It all started with a golf ball being placed onto a tee. We see a soldier’s boot. The boot belongs to Trapper John McIntyre. He’s wearing a beige Hawaiian shirt, he squares his shoulders and swings while “My Blue Heaven” plays in the background. Hawkeye Pierce stands next to him. Yellow military font appears on the screen in capital letters. “KOREA, 1950”. There is a short pause. Another phrase appears, also in yellow military font, “a hundred years ago”. To the viewing public this would have felt true, at least in terms of social change. In the twenty-two years between 1950 and 1972, monumental changes had gripped the nation: the Space Race, Civil Rights, Women’s Rights, a series of political assassinations, and an unpopular war in Vietnam. For those who had witnessed the 1960s, the Korean War might as well have been a hundred years ago.

After snapshots of characters going about their daily lives in the 4077th, the camera returns to Trapper and Hawkeye. Another golf ball is hit. It slices into a mine field, which causes a huge explosion. “Fore!” Trapper deadpans.

And then? The familiar chords of the opening credits start. Two helicopters skim around a hilltop. They thump towards camp like dragonflies. You can probably hear the theme song in your head right now, if you listen for it.

When watching MASH today it’s good to keep three different historical periods in mind: the 1950s, the 1970s, and 2010s. Obviously the history of the Korean War needs to be considered, but that particular history has been filtered through the social and political concerns that existed during the 1970s. The actors, writers, and producers of MASH raised issues that were contemporary for their audience and so, if we watch MASH today, we need to remember that we’re looking backwards at a show that in turn is looking backwards at a war.

This makes a few things about season one jarring for viewers today. The sexism is more evident, especially when a nurse is raffled off in the pilot episode. Hawkeye and Trapper also say things that would probably land them in hot legal water today. I say “probably” because it’s good to remember that the military, as well as several businesses, have recently had a number of problems with sexual harassment. Even though it’s easy for us to cluck our tongues at MASH, the objectification of women and sexual innuendo hasn’t changed as much as we might like to think it has. And while Hawkeye Pierce is certainly a womanizer, it’s worth pointing out that Alan Alda, who plays Hawkeye, is not. Aside from being married to the same woman for over sixty years, he is a father to three daughters, he was an active champion of the Equal Rights Amendment of the 1970s and, as MASH progressed, he wrote scripts that made Major Margaret Houlihan a more rounded character. (Fun fact: Alda’s birth name was Alphonso D’Abruzzo and he served as a gunnery officer for six months in Korea after the war.) My point here? Although it’s good to furrow our eyebrows at the way Hawkeye and Trapper treat nurses, it’s even better to consider how we can challenge such behavior today, now, in our military and in our own places of employment.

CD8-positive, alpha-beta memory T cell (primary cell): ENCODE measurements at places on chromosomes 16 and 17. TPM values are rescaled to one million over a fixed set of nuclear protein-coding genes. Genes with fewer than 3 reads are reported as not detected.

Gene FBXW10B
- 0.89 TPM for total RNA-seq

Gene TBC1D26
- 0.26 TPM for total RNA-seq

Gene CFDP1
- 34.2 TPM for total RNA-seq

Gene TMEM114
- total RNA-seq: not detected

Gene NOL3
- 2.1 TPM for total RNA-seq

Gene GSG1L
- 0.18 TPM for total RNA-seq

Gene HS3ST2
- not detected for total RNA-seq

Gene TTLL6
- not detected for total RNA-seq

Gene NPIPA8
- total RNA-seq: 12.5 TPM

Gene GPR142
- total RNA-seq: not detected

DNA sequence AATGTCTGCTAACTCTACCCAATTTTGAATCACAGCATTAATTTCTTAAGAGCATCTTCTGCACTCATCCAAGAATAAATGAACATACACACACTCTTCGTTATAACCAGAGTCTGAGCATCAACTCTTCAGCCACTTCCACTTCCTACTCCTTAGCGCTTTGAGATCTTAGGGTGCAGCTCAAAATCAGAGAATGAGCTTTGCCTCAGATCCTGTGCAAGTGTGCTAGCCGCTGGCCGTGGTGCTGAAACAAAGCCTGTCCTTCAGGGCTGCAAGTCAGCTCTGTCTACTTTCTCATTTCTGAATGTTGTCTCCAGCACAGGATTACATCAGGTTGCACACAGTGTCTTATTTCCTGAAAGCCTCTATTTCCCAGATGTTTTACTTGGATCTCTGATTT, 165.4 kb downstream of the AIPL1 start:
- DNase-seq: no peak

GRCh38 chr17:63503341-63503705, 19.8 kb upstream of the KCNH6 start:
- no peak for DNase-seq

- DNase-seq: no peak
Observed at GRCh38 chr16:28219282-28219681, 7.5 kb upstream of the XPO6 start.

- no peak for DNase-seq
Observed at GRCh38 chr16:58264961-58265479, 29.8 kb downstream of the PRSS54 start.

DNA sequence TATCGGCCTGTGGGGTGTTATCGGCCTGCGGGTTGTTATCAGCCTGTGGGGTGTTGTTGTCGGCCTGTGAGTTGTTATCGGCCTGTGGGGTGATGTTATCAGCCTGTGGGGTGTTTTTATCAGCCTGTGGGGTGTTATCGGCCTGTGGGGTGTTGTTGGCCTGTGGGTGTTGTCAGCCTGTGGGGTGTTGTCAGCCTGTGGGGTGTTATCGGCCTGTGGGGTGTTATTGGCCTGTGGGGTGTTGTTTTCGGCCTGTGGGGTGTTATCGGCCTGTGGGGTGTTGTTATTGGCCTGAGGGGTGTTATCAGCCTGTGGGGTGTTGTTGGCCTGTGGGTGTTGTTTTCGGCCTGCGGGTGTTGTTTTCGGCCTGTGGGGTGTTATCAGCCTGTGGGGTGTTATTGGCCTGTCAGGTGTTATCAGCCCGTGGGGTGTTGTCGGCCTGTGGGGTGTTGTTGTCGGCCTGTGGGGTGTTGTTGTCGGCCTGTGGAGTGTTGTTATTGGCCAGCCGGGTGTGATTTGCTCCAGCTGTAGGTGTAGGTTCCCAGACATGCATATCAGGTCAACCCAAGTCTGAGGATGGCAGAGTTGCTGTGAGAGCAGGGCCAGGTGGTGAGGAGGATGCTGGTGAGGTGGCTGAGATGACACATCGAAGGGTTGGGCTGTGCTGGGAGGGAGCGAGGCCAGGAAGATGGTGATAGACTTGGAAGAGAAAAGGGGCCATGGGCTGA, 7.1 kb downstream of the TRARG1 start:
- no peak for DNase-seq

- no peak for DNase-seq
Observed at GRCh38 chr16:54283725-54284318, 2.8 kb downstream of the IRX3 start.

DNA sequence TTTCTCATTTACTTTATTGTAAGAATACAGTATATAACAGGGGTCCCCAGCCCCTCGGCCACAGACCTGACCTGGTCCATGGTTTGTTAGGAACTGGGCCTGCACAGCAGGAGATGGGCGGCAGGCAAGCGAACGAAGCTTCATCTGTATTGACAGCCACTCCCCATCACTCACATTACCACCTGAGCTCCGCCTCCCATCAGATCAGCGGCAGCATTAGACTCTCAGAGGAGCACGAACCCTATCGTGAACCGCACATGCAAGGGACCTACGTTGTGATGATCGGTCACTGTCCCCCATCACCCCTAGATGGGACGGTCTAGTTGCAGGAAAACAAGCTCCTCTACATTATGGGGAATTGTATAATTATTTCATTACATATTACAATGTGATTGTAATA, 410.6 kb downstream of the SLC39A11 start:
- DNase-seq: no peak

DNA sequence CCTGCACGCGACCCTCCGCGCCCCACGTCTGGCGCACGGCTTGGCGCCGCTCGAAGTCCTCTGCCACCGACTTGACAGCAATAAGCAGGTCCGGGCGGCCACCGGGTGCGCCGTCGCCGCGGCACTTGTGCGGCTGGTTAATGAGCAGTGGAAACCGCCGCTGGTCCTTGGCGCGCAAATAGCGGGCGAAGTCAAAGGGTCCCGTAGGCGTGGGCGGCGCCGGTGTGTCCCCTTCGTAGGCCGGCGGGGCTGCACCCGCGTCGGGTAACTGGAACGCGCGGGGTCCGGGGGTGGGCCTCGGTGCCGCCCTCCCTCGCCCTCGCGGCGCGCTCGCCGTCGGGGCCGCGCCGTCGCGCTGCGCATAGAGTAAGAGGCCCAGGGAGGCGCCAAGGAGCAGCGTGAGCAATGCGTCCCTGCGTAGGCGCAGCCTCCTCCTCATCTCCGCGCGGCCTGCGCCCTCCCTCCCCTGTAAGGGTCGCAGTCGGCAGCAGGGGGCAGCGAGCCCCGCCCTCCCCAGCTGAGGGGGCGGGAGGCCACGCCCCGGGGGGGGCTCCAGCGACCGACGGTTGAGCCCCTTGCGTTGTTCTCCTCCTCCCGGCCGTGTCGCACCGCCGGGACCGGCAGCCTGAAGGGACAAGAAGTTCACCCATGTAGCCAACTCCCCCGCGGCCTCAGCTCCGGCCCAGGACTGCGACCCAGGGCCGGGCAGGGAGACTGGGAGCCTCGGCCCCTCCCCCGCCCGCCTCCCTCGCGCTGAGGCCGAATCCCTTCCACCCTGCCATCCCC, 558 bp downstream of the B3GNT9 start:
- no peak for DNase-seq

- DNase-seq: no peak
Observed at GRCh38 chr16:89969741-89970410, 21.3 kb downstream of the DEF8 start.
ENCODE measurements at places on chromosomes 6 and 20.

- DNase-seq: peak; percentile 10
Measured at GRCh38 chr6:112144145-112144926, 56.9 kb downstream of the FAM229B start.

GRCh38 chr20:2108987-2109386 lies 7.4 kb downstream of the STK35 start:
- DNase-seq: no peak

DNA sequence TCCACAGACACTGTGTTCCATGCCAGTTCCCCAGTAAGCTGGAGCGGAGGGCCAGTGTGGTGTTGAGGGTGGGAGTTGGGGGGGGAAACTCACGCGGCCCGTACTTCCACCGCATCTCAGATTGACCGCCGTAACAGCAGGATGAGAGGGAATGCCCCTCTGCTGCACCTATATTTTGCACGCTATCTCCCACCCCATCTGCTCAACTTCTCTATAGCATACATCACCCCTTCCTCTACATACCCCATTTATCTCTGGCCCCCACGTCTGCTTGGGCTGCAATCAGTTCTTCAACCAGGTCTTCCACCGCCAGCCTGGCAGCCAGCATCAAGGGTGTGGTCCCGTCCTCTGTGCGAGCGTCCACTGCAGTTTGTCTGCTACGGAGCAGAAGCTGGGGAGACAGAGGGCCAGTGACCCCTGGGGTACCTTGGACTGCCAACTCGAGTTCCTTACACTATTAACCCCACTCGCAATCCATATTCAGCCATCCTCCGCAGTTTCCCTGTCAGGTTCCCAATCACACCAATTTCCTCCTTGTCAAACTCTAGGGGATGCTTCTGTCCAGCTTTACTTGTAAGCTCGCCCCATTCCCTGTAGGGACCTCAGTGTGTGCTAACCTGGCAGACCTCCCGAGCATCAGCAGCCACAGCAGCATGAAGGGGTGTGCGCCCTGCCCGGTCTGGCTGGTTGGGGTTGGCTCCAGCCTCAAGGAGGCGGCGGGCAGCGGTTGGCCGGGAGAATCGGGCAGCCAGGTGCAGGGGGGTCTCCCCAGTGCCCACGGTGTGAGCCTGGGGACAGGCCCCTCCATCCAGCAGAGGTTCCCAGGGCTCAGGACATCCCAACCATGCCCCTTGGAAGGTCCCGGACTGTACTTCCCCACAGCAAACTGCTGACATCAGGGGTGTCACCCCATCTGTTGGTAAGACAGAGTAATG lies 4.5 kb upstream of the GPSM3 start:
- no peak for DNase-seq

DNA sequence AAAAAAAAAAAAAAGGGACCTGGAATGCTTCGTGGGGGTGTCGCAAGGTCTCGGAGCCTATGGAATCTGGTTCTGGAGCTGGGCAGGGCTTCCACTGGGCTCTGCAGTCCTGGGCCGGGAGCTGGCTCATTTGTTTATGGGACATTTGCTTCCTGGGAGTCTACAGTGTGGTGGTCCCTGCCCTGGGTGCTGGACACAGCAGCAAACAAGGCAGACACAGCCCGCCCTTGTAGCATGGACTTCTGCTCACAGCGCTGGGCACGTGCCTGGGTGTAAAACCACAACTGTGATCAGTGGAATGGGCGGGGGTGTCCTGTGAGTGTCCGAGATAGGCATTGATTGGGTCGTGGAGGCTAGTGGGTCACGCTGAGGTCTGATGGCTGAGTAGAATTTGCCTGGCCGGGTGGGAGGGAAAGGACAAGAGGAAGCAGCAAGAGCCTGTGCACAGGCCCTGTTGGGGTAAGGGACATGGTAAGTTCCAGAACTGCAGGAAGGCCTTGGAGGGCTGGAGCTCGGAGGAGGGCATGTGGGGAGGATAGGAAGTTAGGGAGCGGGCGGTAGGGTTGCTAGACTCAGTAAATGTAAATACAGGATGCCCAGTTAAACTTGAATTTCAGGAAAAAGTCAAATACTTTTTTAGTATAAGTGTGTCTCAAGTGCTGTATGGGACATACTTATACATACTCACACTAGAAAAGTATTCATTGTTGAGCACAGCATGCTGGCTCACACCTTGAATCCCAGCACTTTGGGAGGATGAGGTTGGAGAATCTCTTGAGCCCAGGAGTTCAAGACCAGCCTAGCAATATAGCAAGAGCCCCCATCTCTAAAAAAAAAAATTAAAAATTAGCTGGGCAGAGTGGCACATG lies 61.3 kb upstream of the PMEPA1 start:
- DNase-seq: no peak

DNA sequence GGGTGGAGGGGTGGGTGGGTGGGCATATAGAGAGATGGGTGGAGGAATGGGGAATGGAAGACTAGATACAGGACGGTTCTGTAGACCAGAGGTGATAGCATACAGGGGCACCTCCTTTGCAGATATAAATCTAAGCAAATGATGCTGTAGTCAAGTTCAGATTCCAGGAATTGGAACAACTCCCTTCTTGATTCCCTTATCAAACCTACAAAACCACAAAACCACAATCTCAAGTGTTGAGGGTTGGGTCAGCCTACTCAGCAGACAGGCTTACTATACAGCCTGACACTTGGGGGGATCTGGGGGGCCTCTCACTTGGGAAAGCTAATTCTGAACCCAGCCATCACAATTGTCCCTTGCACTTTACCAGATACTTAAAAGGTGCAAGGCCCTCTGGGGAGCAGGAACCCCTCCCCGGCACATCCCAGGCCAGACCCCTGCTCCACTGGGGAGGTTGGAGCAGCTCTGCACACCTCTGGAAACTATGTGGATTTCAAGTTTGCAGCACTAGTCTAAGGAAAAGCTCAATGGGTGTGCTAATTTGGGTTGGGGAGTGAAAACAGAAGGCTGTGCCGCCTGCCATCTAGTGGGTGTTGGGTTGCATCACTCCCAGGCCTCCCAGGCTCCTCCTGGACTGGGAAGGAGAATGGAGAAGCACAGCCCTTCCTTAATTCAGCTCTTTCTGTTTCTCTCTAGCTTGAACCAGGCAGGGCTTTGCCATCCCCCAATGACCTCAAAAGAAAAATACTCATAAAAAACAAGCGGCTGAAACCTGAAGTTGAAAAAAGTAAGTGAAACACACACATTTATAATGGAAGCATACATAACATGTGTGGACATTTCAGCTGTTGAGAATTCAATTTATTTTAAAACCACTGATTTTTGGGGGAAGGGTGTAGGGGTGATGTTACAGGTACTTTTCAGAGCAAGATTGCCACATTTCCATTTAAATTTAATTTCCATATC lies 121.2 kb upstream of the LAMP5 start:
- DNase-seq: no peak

Through the lens of 45 years, it’s also noticeable how few African-Americans are in the cast. Segregation wasn’t abolished in the armed forces until 1948 when President Harry S. Truman signed Executive Order 9981. The Korean War, which began two years later, was the first time racial integration and combat existed together; nevertheless, African-Americans remain on the margins of MASH. This wasn’t always the case. In season one, for example, there are two black characters.

The first is Lieutenant Ginger Bayliss, played by Odessa Cleveland. She makes several appearances during the first two seasons but, like many of the other nurses in camp, she remains in the background and we don’t learn much about her. The second is Captain Oliver “Spearchucker” Jones, played by Timothy Brown. He appears in the novel and the movie as a neurosurgeon, and in the TV series we see him in the O.R. alongside Hawkeye, Trapper, and Henry. His character was dropped after the first season, possibly due to the offensive nickname. I can’t help but wonder what issues of race might have developed in the series if they had kept him though. A black neurosurgeon would have certainly opened up new creative ground and his character would have surely changed the narrative arc of the series as a whole.

And lastly, it’s jarring to see how the Koreans themselves are often sidelined and treated stereotypically. In the first few seasons, they are servants, shysters, prostitutes, and generally in need of saving. In the pilot episode, Ho-Jon, a teenager that cleans the Swamp, is accepted into Hawkeye’s alma mater and a nurse is auctioned off to raise funds to send him to America. The tuition money is raised, Father Mulcahy wins the rigged raffle, and Ho-Jon (a name that doesn’t even exist in the Korean language) is sent off to New England. While the assumption is that he has moved to a better place, I’m sure he’d rather stay in Korea and live in peace with his family.